Thursday, December 12, 2013
Can Jokowi tame party oligarchs?
Jokowi, as various opinion polls have shown, is very popular with the Indonesian electorate. Many members of his party, the Indonesian Democratic Party of Struggle (PDI-P), see Jokowi as having the potential way to win many votes in both the legislative and presidential elections next year. Yet during the party’s coordination meeting a few months ago there were two camps: those who supported party leader and former president Megawati Sukarnoputri to run for the third time as the party’s presidential candidate, and local PDI-P cadres who favored Jokowi.
What are the political consequences of the PDI-P backing Jokowi’s bid to run for Indonesia’s highest office? And how can Jokowi exert and maintain his popularity amid the dominance of a few wealthy people or oligarchs in the national political landscape?
The PDI-P is a traditional party that has based its appeal on the legacy of Indonesia’s first president Sukarno and his nationalist vision. The party is virtually controlled by Sukarno’s descendants — since it was established in 1999 the PDI-P has been in the hands of Megawati and her family. Every single policy has been overseen by Megawati and she has been viewed as a symbol of unity within the party. Jokowi knows he has to maintain close relations with Megawati to be a viable presidential candidate.
This is pivotal in analysing the way the party, or to a lesser extent Megawati, shapes Indonesia’s future under Jokowi if he becomes Indonesia’s president next year.
Recently, Megawati has been accompanying Jokowi on visits to grassroots supporters, emulating his meetings with the people. This is unique given her profile as an elitist, as she has made such visits mostly in her own political campaigns only. Jokowi also frequently visits Megawati’s house to discuss international and local issues. He even reports on the progress of local Jakarta projects such as the Pluit Dam and the relocation of vendors around the Tanah Abang textile market to the former Indonesian president. These are interesting facts given that Jokowi, as a local governor, would be expected to discuss his programmes with Home Minister Gamawan Fauzi. Instead he prefers to involve Megawati in his impromptu visits and discuss city programmes with her.
Looking ahead, it is hard to judge what sort of president Jokowi would make. But the signs are that Megawati will influence Jokowi, particularly on crucial polices such as appointing cabinet ministers and high-ranking officials. The close relationship between the two prominent figures suggests these might be collaborative decisions, or that Megawati might even be more influential than Jokowi when deciding crucial policies. Jokowi himself has so far shown that he sees Megawati as highly important to his tenure as Jakarta’s governor as well as a leading PDI-P member.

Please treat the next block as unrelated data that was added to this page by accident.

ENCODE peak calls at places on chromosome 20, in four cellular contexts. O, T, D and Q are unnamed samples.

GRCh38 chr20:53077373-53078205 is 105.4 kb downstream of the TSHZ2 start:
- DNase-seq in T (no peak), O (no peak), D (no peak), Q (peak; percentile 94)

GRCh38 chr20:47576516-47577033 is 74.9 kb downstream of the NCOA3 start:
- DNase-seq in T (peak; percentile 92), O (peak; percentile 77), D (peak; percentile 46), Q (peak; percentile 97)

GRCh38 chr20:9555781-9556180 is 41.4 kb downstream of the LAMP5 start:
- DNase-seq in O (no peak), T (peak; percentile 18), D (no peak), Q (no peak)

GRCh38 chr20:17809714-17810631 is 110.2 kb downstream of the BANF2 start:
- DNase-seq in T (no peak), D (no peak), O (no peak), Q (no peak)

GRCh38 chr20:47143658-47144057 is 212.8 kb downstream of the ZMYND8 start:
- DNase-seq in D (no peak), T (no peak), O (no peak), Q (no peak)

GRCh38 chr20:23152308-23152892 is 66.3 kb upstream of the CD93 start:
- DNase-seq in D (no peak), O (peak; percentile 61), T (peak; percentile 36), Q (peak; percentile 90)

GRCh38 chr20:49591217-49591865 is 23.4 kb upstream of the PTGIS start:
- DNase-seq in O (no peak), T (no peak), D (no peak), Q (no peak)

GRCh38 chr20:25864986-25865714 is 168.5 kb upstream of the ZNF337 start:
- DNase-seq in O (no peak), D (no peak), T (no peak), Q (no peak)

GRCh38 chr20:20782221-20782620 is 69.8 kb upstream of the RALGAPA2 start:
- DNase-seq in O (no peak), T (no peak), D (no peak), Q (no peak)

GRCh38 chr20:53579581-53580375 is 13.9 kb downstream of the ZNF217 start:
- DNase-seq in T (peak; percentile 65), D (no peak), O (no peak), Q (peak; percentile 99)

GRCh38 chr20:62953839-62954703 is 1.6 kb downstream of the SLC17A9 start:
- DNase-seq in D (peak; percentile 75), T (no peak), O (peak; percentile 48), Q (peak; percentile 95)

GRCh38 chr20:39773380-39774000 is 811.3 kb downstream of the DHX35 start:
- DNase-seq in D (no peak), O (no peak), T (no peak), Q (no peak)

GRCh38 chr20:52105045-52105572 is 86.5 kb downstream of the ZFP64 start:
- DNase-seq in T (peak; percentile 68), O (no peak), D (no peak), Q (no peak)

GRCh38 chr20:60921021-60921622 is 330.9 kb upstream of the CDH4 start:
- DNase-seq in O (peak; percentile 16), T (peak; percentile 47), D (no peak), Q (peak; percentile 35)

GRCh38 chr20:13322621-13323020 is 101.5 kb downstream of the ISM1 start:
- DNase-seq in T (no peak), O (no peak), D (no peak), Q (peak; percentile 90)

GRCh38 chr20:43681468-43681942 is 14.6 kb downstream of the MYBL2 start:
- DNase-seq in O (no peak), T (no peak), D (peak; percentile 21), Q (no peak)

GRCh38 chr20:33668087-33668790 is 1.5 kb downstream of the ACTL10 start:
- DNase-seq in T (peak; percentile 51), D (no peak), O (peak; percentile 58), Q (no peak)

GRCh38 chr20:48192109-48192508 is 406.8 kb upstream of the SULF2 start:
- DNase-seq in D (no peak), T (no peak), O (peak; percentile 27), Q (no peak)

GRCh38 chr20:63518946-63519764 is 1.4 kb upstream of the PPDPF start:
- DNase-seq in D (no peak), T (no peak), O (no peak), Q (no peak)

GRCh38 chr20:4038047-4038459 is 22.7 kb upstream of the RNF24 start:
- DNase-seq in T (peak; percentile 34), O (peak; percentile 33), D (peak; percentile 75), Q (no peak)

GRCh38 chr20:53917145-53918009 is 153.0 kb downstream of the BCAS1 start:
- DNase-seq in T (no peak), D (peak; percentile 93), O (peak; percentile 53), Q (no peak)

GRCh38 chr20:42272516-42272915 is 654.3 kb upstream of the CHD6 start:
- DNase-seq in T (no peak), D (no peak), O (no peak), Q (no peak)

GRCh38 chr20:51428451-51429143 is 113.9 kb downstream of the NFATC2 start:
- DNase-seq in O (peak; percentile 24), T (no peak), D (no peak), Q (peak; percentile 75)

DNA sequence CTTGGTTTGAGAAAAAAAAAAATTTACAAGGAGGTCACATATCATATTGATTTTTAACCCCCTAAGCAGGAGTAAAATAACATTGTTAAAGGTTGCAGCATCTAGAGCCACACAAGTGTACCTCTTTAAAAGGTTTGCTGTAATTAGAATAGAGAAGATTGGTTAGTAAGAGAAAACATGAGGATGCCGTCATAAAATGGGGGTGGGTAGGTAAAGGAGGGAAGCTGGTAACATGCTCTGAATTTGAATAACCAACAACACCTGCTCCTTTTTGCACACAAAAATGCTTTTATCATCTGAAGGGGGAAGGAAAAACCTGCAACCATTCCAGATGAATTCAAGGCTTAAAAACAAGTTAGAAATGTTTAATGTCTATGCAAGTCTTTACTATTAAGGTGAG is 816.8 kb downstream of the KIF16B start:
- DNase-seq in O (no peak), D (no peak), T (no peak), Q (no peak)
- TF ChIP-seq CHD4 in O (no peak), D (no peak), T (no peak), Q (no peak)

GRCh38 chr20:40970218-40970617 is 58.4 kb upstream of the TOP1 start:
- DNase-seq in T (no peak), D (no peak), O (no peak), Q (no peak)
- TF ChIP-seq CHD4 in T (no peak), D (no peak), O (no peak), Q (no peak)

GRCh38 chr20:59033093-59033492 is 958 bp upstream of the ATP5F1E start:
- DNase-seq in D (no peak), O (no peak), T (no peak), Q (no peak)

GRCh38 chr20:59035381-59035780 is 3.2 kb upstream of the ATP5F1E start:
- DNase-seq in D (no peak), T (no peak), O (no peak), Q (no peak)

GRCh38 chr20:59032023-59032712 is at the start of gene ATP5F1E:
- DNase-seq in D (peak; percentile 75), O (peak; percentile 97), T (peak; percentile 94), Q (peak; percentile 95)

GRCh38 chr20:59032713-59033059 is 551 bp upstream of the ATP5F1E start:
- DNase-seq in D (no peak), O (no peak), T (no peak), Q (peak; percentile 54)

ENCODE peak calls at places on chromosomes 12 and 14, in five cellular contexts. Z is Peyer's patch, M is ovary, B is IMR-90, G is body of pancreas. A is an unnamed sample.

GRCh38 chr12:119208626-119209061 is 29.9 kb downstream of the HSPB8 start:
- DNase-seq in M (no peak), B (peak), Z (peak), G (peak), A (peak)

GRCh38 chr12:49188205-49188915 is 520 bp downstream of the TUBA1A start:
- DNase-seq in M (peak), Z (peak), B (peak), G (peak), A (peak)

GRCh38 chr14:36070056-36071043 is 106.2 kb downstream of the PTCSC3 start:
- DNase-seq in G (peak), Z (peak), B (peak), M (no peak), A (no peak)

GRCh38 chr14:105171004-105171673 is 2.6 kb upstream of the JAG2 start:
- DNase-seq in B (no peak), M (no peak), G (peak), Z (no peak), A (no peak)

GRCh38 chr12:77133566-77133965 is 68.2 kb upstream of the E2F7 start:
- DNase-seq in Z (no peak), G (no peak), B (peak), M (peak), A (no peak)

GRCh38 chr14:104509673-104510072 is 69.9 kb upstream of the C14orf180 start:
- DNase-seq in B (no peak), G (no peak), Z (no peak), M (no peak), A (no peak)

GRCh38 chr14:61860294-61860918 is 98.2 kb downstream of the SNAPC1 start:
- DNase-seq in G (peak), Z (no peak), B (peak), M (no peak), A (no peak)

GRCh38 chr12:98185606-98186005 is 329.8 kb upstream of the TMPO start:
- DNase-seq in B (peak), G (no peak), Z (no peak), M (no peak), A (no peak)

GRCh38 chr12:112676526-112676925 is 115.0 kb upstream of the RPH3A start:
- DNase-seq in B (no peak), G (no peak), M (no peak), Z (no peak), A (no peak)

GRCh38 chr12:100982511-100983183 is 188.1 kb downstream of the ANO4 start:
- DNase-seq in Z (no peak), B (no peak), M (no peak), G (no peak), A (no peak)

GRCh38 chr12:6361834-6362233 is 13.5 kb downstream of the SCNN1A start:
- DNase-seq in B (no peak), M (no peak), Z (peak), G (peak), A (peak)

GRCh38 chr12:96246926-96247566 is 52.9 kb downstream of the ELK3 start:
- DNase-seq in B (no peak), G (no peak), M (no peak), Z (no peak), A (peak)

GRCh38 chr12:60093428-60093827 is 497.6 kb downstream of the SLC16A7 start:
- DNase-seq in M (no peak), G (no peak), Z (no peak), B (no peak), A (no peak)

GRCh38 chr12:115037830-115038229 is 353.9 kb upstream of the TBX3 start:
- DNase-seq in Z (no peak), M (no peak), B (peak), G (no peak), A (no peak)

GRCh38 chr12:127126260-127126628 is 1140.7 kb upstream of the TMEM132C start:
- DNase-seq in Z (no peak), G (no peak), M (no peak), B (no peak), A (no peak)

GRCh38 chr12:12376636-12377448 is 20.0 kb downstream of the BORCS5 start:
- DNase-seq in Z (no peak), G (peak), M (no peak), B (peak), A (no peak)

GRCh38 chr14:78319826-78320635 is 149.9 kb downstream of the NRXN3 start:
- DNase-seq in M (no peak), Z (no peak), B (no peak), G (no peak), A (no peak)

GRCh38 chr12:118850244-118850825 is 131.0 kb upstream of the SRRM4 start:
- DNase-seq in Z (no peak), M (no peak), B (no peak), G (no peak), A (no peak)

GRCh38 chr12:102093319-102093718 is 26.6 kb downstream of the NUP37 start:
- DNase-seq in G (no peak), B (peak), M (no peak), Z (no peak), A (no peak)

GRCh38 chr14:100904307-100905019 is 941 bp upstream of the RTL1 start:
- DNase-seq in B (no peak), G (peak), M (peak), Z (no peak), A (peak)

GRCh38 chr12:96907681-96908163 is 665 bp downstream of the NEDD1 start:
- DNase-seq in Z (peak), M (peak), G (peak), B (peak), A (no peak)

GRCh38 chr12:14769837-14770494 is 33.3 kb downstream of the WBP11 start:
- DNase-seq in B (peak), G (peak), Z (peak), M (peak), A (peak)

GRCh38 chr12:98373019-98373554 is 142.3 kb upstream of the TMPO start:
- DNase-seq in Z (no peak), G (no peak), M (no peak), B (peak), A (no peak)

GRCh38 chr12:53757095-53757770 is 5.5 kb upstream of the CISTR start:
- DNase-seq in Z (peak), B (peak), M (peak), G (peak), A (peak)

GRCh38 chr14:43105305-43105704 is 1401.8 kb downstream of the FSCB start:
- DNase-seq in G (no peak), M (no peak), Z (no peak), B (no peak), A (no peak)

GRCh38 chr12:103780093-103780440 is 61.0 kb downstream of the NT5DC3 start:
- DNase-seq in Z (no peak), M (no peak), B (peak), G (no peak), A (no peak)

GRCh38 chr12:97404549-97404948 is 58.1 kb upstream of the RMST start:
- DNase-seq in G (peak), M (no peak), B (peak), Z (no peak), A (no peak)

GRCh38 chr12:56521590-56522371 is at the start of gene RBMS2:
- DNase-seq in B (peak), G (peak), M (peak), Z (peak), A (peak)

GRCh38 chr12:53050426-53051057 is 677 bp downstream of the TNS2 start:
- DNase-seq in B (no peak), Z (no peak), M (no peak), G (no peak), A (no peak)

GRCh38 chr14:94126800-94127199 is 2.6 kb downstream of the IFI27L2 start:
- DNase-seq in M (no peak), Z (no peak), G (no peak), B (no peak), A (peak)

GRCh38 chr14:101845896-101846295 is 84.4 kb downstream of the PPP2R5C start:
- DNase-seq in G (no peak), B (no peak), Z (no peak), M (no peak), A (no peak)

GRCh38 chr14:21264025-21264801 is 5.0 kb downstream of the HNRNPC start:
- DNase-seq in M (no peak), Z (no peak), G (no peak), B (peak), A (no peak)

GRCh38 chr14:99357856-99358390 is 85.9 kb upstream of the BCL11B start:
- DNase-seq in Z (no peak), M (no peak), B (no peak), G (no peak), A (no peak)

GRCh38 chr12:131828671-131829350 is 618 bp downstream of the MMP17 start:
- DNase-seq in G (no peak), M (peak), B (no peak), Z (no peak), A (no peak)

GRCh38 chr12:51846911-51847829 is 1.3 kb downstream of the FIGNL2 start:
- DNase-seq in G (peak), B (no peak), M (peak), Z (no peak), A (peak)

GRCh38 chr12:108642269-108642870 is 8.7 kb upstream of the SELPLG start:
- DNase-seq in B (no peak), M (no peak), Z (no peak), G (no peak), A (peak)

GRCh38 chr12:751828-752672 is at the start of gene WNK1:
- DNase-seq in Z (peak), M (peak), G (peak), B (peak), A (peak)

But what about Jokowi’s own popularity? He does not have the same financial backing as other presidential contenders, such as former military general Prabowo Subianto, businessman Aburizal Bakrie, media tycoon Surya Paloh, or Jusuf Kalla, former vice president during Susilo Bambang Yudoyhono’s first term (2004–09).
Popularity is crucial for Jokowi to mobilise support from middle and lower class Indonesians, as was proved in last year’s Jakarta gubernatorial election. Jokowi emerged when the current government failed to address the needs of a large constituency, creating conditions ripe for populism. In other words, Jokowi benefitted from a popular movement in reaction to a deficient political system. The people felt neglected by their government and Jokowi appealed to this, claiming he could better represent their political desires.
But this popularity is apparently not quite strong enough to tame the oligarchy that has continued to influence and even ‘hijack’ Indonesia’s democracy after the downfall of former president Suharto. Jokowi is popular mainly due to heavy media coverage since he was Surakarta mayor. He will remain vulnerable amid the oligarchs, and will need to acknowledge the financial backing and other support given to him if he runs for president.
The 2012 gubernatorial election is the best example of how Jokowi’s candidacy has benefited from the financial backing of oligarchs. Last year, weekly magazine Tempo detailed the funding of his gubernatorial candidacy.Though his campaign team denied the report, it is widely known that Indonesia is a high-cost democracy. Oligarchs will provide a vast amount of money to Jokowi if he runs for president, but they in turn will have to be rewarded. This leads to concerns over the extent to which Jokowi can distance himself from their influence.
Jokowi has to cut himself away from the circle of elites and oligarchs, though this will take a long time. Democracy does not merely require electability and popularity but the competency to become an independent figure amid the prevailing power of the few.
Hipolitus Yolisandry Ringgi Wangge is Visiting Scholar in the Equality Development and Globalization Studies Program at the Buffet Center for International and Comparative Studies, Northwestern University. A version of this article was published here in The Jakarta Post.
Author: Hipolitus Yolisandry Ringgi Wangge, Northwestern University